Dear Professor Cowen,
In places with weak institutions or corruption, might we want some workers to be so bad at their jobs that we can rest assured they are at least honest? Here’s my anecdote… In New York I’m frustrated that uber drivers follow google maps so literally. They go crosstown on major boulevards like 23rd Street or 34th Street like Google Maps tells them to, when everyone knows a sidestreet would be quicker. When my driver’s app was glitching out, it took me ten minutes to persuade him that we were going in the wrong direction because he trusted his phone to the death. In NYC I long for old school cabbies who had the whole grid memorized and knew all the tricks.
But yesterday, I had to take an uber from a remote nontourist area of Sao Paulo to the airport, and I was thrilled that my uber driver was as clueless as I was. I don’t speak a word of Portuguese and I was bewildered by the city’s topography, and one hears about kidnappings and coerced tipping from unsavory drivers occasionally. But because this guy was hopeless without google maps, all I had to do to know I could trust him was to glance at his dashboard-mounted tablet and observe whether he was following the directions. That way, I knew very transparently that we were going to the airport not to his secret lair across town. If he was skilled enough to navigate without aid, his trustworthiness would have been, to my detriment, opaque.
Can this remotely be generalized? In situations where public trust is in question, it’s optimal for some workers to be bad at their jobs if it means that they have to observably rely on external guidance? For example, maybe it’s reassuring that in an airline cockpit, the first officer is relatively inexperienced, because our imagination of the captain’s additional “mentorship” role increases our confidence that things will be done by the book, like in a classroom, as opposed to expediently, like in a normal workplace? As with my prior emails to you, I hope either that this has been interesting, or that stealing a minute of your attention is not as costly as I fear!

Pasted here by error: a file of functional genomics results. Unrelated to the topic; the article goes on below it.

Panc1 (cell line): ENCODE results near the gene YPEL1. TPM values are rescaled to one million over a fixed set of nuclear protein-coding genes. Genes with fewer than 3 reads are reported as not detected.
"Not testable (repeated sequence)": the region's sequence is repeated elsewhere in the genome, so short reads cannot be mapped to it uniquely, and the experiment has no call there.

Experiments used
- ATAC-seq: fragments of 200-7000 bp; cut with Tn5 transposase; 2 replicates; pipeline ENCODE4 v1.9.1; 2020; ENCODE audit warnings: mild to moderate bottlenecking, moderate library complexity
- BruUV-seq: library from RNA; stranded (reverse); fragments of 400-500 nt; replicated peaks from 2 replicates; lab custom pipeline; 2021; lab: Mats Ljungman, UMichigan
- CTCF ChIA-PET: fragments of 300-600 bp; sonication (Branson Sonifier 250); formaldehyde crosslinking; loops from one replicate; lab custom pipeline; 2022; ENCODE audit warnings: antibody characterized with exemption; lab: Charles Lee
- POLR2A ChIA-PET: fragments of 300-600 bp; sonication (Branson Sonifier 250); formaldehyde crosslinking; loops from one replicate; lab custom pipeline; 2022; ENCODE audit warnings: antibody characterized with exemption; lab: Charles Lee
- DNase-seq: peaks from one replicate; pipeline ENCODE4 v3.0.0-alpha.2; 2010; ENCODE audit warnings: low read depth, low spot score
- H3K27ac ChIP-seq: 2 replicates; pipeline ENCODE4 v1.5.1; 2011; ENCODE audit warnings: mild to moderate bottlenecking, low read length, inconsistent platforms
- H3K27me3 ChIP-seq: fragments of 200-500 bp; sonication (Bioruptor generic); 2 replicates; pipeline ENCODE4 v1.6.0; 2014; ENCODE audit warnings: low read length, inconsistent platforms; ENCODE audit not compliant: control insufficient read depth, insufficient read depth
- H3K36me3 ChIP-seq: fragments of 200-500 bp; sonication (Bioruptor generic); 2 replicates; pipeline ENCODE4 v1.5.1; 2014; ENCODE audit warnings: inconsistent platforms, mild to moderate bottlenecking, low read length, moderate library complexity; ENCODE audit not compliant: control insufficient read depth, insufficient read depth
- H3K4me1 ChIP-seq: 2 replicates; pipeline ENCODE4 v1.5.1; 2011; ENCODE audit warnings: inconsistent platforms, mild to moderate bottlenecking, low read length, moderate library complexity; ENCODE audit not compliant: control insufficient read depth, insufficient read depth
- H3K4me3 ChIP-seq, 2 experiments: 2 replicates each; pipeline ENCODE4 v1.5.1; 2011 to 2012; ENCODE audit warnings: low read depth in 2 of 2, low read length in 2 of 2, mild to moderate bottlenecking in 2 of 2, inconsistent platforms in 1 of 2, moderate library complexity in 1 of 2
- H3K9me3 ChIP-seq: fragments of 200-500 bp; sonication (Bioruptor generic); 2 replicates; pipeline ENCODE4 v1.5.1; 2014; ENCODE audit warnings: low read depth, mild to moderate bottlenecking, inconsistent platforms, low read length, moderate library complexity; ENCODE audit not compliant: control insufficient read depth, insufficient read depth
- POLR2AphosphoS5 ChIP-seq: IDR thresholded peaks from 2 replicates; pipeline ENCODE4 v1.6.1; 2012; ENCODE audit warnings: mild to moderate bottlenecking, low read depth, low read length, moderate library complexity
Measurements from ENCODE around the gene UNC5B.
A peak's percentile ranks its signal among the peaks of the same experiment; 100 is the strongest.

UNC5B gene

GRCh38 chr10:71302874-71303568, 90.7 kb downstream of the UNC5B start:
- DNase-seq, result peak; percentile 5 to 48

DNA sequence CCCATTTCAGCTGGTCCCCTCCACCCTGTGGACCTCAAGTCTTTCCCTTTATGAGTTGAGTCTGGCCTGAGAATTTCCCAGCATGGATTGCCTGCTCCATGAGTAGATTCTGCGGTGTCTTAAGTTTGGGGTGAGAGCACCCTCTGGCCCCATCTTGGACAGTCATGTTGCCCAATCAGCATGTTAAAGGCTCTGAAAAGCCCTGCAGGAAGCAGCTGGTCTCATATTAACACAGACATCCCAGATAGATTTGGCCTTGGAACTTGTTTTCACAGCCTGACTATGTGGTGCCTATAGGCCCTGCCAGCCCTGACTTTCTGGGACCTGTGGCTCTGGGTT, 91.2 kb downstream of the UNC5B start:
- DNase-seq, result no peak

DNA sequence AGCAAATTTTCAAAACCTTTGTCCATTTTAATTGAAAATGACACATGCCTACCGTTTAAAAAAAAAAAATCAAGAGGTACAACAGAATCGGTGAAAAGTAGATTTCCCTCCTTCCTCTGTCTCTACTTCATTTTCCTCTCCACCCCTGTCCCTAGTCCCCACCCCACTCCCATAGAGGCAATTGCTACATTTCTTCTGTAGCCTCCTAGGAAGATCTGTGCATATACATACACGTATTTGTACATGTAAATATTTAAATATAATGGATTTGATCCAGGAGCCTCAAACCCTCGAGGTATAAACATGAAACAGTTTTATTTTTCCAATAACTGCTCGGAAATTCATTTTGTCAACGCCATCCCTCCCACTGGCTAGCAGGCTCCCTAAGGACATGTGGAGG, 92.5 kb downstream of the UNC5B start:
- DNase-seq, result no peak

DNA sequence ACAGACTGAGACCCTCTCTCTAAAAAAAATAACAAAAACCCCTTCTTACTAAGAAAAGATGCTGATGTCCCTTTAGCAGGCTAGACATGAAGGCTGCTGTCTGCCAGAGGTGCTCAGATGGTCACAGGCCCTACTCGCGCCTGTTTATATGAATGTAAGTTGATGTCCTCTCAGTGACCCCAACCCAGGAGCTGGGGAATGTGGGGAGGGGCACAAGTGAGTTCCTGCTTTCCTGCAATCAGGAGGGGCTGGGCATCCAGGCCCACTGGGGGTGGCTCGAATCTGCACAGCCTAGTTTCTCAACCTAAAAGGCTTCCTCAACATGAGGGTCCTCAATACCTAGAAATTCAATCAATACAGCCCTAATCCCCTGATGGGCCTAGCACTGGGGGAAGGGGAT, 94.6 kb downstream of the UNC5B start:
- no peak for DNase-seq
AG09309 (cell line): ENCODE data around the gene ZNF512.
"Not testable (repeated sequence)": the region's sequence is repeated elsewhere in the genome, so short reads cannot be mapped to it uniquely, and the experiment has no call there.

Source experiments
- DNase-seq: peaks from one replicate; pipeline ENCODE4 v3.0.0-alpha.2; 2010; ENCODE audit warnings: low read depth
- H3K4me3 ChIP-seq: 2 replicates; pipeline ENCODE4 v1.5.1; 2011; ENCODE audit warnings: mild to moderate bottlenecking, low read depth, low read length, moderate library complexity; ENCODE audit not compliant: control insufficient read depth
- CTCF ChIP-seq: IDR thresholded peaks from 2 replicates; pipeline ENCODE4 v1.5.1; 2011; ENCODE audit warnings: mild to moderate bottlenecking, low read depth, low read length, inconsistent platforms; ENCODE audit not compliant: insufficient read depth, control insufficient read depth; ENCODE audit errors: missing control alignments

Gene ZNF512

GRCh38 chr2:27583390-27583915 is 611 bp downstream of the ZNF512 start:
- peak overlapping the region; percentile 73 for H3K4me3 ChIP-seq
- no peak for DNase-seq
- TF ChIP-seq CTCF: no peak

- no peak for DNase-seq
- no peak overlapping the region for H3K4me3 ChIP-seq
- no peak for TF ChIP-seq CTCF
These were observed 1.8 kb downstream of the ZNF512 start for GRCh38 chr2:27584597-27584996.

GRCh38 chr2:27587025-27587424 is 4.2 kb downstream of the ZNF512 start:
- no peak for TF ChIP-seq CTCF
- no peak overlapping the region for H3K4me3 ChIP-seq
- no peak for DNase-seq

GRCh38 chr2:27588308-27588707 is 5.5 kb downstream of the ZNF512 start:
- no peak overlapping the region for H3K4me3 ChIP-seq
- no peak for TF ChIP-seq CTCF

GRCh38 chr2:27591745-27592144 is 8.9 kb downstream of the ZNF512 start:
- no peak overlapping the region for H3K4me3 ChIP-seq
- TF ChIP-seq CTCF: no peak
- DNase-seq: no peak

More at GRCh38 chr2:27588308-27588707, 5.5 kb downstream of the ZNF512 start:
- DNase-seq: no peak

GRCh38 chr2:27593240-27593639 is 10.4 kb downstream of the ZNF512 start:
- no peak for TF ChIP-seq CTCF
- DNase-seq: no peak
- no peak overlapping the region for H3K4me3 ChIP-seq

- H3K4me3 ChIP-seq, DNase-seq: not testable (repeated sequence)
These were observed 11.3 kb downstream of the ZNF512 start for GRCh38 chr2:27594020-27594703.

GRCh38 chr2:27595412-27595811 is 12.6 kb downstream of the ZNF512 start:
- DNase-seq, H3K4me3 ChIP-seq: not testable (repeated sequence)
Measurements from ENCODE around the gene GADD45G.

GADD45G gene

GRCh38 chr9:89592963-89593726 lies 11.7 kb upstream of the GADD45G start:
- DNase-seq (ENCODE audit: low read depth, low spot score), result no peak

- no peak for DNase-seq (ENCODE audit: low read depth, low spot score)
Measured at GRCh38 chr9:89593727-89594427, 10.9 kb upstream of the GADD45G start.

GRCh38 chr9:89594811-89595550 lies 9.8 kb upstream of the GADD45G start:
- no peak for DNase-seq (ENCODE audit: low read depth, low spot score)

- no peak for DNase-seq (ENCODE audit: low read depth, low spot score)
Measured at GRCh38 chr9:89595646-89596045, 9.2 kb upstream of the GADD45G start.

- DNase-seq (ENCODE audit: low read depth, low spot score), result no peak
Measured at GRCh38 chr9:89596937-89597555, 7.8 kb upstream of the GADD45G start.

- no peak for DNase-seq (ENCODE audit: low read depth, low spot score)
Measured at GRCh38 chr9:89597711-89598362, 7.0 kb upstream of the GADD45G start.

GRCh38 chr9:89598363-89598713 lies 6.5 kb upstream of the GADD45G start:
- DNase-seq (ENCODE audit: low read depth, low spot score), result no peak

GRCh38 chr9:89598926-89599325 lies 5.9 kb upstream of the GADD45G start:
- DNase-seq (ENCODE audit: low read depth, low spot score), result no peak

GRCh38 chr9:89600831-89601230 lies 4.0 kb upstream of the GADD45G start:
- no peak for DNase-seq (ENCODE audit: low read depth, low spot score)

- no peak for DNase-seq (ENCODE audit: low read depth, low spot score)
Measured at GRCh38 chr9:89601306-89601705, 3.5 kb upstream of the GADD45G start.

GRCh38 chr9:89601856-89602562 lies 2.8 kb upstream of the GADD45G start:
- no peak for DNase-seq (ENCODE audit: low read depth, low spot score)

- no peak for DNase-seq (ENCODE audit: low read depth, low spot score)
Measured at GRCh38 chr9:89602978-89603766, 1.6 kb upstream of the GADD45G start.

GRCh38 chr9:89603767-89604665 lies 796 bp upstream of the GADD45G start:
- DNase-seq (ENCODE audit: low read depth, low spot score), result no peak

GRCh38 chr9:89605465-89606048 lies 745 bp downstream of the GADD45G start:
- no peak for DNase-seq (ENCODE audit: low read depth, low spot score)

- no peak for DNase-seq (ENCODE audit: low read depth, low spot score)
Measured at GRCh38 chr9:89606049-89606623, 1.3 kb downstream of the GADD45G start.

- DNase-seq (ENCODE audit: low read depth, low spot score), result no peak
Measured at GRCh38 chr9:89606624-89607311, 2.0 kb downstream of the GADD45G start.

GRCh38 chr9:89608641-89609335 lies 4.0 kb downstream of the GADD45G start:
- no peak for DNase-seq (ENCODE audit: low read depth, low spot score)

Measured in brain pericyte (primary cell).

Wells Fargo fired 5,300
their CEO won't
and the reason why Prosecuting Wells Fargo Executives Won’t
It’s plain why this happened. The cause was a familiar two-step among the management of the massive corporations that dominate global banking and many other industries. Step one: Set aggressive sales and earnings targets, using employee compensation as the incentive to get there. Step two: Fail to monitor the salespeople (or traders, or engineers, or whomever might be on the front lines several levels down) who inevitably respond to the enormous financial and career pressures—and lax supervision—by crossing ethical and legal lines.
Many people think this sort of thing keeps on happening because we haven’t prosecuted enough people or sentenced those who have been convicted to enough prison time. This belief is erroneous. In the early 2000s, dozens of executives of major corporations, including Enron and WorldCom, were imprisoned, some for more than 20 years. (I was a prosecutor in the Enron cases.)
Those prosecutions apparently did nothing to deter the risk-taking orgy of the banks and their investment markets during the mortgage-backed securities craze, even though the institutions that crashed our financial system employed practices that were simply less illegal versions of what the rogue companies of 2001 and 2002 had done. The “less illegal” part explains why criminal cases against bank executives proved so difficult to mount after 2008: The Enron-era prosecutions, as much as a deterrent, might have highlighted the sort of behavior that lands an executive in prison and given the next generation of corporate managers a clearer idea of how to skirt, and exploit, the lines of the law.
Stata allows you to create a wide gamut of maps. I write this guide with two main goals in mind: to supplement the resources found online and to highlight functionalities that I find helpful. Stata is not the best software to create maps. Nonetheless knowing how to do so is a convenient way to avoid having to use multiple programss. We are going to use the package SPMAP created by Mauro Pisati and shp2dta by by Kevin Crow. [Read more]
I recently switched to Ipython for my data analysis and exploratory work. Although, I prefer Stata or R for any serious data analysis, Ipython has an incredible competitive advantage when it comes to sharing, publishing, and visualizing results. First, you can see the results below your code which makes it a very convenient way to learn about your data. from how programmers have dealt with version control, or GIT as it is known in that field. [Read more]